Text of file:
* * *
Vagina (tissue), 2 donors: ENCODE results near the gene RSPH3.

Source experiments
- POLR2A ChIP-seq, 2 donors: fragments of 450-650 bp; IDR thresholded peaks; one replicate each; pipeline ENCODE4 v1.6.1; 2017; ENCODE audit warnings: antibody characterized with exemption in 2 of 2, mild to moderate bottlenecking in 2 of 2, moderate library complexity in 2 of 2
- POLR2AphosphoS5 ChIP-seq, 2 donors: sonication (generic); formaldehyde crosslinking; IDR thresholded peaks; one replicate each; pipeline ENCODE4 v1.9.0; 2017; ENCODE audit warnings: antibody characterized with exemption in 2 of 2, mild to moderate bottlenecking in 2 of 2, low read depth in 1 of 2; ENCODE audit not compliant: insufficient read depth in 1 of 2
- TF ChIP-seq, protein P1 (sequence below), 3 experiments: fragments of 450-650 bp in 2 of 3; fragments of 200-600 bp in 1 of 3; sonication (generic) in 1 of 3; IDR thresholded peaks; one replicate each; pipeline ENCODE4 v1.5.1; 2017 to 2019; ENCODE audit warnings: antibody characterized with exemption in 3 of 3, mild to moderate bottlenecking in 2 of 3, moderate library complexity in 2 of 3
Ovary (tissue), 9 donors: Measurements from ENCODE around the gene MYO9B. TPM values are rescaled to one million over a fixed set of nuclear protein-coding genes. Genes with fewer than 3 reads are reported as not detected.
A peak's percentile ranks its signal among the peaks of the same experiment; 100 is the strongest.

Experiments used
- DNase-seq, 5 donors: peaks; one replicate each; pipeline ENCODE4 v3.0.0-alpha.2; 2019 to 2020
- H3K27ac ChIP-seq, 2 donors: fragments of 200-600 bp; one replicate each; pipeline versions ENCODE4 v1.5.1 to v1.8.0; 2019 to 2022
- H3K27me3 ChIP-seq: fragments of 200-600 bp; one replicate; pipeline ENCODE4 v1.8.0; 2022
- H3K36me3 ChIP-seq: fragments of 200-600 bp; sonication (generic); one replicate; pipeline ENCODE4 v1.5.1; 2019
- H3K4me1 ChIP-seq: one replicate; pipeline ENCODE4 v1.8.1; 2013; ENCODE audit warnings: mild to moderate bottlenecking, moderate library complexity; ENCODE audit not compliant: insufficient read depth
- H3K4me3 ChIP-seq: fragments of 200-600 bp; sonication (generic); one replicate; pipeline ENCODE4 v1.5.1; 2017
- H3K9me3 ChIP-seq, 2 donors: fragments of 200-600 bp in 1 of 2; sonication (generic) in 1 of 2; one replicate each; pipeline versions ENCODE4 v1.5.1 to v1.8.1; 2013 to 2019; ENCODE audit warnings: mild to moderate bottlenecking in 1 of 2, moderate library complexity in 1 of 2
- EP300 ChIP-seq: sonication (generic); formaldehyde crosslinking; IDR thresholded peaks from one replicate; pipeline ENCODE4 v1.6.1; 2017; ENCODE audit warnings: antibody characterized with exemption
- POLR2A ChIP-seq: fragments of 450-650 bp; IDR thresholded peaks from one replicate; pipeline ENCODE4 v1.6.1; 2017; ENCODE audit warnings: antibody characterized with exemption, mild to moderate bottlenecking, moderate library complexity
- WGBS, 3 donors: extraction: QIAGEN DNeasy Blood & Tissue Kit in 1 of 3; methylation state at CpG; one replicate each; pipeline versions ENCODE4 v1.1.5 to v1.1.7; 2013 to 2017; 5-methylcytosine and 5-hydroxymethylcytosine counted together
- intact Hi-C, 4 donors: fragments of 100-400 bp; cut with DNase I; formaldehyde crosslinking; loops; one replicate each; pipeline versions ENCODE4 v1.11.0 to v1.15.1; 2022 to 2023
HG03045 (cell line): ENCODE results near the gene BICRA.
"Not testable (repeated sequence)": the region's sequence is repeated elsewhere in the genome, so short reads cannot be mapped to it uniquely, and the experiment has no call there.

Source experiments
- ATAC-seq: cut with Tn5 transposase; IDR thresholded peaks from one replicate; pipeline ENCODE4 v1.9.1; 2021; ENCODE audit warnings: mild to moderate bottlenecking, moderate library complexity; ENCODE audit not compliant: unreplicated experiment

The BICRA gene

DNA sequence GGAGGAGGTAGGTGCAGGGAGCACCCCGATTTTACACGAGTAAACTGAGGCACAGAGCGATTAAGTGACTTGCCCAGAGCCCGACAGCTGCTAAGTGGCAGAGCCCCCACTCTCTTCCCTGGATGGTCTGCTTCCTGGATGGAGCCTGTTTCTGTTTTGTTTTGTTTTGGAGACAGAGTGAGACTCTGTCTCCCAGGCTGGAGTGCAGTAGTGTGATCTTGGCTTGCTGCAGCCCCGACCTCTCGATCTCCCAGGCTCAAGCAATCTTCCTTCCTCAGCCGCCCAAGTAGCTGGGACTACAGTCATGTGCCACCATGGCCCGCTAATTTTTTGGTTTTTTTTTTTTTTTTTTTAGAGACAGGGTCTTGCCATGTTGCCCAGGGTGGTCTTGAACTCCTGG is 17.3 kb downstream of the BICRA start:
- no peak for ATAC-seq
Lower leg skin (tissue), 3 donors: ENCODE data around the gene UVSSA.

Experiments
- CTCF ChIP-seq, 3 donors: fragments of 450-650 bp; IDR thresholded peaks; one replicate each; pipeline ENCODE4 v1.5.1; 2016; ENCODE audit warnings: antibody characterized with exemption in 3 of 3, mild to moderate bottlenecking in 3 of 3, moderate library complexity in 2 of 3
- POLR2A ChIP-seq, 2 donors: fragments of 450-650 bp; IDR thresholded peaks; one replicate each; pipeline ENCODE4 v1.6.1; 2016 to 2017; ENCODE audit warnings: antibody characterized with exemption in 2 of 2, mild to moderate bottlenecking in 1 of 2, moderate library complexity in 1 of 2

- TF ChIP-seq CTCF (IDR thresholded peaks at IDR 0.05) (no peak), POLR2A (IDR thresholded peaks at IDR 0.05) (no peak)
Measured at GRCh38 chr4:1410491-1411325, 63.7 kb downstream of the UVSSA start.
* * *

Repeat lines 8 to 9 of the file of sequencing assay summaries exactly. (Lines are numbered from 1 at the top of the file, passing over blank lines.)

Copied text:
Experiments used
- DNase-seq, 5 donors: peaks; one replicate each; pipeline ENCODE4 v3.0.0-alpha.2; 2019 to 2020